5. Test your site — again and again. There is one simple way to attain good usability. Testing, testing and more testing. But you have to test with the right people.
Your customers and readers are the best people to test a site. They are the ones who use your site.
Unless your core audience is Web designers and tech-savvy users, avoid using these people as your guinea pigs. What's obvious to them could leave the true users scratching their heads.
If possible, be in the same room as the tester(s). And test individually. That way you can observe and write notes as questions and problems arise. Don't answer questions. If something isn't obvious to users, you'll have to tweak the design.
It may sound like testing takes a ton of time and money, but it doesn't. For a small site, it should take about 20 minutes or so per user. Four or five users is a good sample to get sufficient feedback. After testing, changes should only take a day or two. You can always offer a free product or service — or perhaps a gift certificate to a restaurant — for the tester's time.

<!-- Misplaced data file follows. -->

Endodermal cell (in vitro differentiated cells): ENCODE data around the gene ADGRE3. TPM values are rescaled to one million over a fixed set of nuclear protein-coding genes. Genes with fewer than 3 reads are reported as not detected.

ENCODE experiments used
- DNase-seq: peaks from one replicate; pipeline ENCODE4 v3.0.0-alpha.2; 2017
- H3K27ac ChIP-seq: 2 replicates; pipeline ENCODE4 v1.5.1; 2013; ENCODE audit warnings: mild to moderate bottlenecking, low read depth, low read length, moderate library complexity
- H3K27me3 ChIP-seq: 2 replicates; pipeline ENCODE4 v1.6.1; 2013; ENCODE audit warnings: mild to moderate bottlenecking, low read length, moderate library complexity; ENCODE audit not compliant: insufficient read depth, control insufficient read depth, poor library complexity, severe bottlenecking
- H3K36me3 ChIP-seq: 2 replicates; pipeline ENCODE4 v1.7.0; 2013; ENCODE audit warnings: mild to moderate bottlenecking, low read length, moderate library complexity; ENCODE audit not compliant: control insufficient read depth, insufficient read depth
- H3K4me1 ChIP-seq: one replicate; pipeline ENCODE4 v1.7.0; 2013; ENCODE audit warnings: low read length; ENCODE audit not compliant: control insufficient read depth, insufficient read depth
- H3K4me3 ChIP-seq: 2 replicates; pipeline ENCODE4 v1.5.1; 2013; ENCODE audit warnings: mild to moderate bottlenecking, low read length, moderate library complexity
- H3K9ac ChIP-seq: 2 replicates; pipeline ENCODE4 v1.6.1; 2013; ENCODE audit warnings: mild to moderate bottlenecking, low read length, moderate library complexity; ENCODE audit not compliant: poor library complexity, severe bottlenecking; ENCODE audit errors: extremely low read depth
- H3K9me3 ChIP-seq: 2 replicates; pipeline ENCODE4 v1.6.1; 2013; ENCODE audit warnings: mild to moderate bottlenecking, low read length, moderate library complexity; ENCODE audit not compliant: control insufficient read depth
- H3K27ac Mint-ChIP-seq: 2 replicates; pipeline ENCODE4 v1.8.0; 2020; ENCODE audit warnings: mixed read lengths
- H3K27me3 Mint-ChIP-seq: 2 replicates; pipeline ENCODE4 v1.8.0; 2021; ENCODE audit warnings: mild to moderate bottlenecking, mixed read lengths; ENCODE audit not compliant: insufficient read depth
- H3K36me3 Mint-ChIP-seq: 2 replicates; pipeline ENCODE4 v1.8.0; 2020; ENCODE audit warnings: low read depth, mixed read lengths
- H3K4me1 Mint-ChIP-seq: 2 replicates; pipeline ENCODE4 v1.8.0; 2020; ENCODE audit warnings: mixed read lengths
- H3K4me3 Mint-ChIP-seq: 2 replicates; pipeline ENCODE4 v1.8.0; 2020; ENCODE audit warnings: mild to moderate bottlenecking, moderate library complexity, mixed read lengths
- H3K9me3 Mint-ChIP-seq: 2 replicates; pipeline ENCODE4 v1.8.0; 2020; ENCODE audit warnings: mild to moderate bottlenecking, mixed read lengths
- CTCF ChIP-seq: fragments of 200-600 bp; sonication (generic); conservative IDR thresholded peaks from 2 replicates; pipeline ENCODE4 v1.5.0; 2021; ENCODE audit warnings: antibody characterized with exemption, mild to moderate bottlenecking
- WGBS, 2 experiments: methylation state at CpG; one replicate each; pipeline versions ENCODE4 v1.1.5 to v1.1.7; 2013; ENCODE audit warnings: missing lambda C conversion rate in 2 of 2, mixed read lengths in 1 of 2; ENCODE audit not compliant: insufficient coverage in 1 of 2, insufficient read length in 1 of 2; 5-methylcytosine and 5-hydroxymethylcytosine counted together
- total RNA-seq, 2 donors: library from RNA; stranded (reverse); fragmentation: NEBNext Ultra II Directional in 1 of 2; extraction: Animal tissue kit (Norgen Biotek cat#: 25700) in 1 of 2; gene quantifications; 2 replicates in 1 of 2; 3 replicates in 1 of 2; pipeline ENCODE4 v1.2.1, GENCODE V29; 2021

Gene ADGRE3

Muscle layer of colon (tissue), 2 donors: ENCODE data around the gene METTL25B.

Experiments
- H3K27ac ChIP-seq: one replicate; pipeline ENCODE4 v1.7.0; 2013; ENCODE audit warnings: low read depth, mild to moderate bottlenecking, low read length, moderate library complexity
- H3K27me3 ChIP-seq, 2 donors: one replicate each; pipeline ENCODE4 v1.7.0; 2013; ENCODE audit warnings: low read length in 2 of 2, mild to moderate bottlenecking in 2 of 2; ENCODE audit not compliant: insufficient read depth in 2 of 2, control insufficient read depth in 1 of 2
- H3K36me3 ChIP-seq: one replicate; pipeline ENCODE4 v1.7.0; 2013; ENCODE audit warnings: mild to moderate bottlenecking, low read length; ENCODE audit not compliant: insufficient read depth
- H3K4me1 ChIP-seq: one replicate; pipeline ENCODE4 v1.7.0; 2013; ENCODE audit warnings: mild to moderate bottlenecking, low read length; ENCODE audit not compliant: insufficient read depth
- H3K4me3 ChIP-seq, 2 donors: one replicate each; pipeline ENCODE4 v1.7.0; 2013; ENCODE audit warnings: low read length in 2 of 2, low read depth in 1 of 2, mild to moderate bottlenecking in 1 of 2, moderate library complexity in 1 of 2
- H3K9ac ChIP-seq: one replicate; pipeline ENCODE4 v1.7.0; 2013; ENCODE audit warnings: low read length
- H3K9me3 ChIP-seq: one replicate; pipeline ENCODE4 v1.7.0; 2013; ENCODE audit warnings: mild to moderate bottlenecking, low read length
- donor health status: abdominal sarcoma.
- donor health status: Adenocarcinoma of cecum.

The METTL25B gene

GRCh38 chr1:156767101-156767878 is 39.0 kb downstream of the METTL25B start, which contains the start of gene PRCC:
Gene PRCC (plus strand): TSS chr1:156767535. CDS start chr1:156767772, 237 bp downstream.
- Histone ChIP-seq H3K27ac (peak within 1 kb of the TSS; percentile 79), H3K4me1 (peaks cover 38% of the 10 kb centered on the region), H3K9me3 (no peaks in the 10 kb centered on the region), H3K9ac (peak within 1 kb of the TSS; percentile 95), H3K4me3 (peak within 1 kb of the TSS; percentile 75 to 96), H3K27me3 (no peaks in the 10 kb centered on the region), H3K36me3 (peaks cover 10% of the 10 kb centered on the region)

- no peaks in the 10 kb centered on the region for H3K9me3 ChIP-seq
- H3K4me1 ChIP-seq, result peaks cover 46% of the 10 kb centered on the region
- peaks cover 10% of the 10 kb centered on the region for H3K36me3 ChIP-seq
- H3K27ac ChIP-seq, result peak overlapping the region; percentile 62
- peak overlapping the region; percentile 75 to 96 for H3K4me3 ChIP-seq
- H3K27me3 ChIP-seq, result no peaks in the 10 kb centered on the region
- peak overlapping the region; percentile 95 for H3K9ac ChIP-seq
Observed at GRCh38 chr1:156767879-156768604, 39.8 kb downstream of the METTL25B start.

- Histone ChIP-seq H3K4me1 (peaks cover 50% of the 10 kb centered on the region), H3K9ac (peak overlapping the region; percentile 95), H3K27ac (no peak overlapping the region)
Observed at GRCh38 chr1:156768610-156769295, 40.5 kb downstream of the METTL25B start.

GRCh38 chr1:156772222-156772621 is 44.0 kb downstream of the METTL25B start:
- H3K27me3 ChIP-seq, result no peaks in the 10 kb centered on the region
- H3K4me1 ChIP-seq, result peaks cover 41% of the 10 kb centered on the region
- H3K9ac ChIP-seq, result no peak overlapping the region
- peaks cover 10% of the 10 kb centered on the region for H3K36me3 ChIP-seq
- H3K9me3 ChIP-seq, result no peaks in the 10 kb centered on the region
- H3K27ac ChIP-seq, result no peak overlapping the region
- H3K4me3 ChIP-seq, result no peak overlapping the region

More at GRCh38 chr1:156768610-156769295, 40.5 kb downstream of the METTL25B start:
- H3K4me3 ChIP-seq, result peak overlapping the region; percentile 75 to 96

6. Be a usability advocate; it can pay off. Having a Web site with strong usability could boost your bottom line.
The Nielsen Norman Group (www.nngroup.com) conducted a study on the return on investment of 42 redesigned Web sites. Owners of those sites spent an average of 10% of their Web budget on usability. After redesigning the sites, site usability increased by 135%, the sales-conversion rate increased 100% and traffic increased 150%, according to the study.
Yes, it's easy to see why you need usability. But I will be the first to tell you that it's also difficult to attain over time, especially if you have a Web site that changes, grows and evolves. This is something that I struggle with on my own site. I am continually updating it based on user feedback.
Web usability does take time, money and attention. But it pays off in the long run.
Kim Komando writes about workplace technology and security issues. She's the host of the nation's largest talk-radio show about computers and the Internet, and writes a syndicated column for more than 100 Gannett newspapers and for USA Today. Find Kim's show on the radio station nearest you, and send an e-mail to subscribe to her free weekly e-mail newsletter.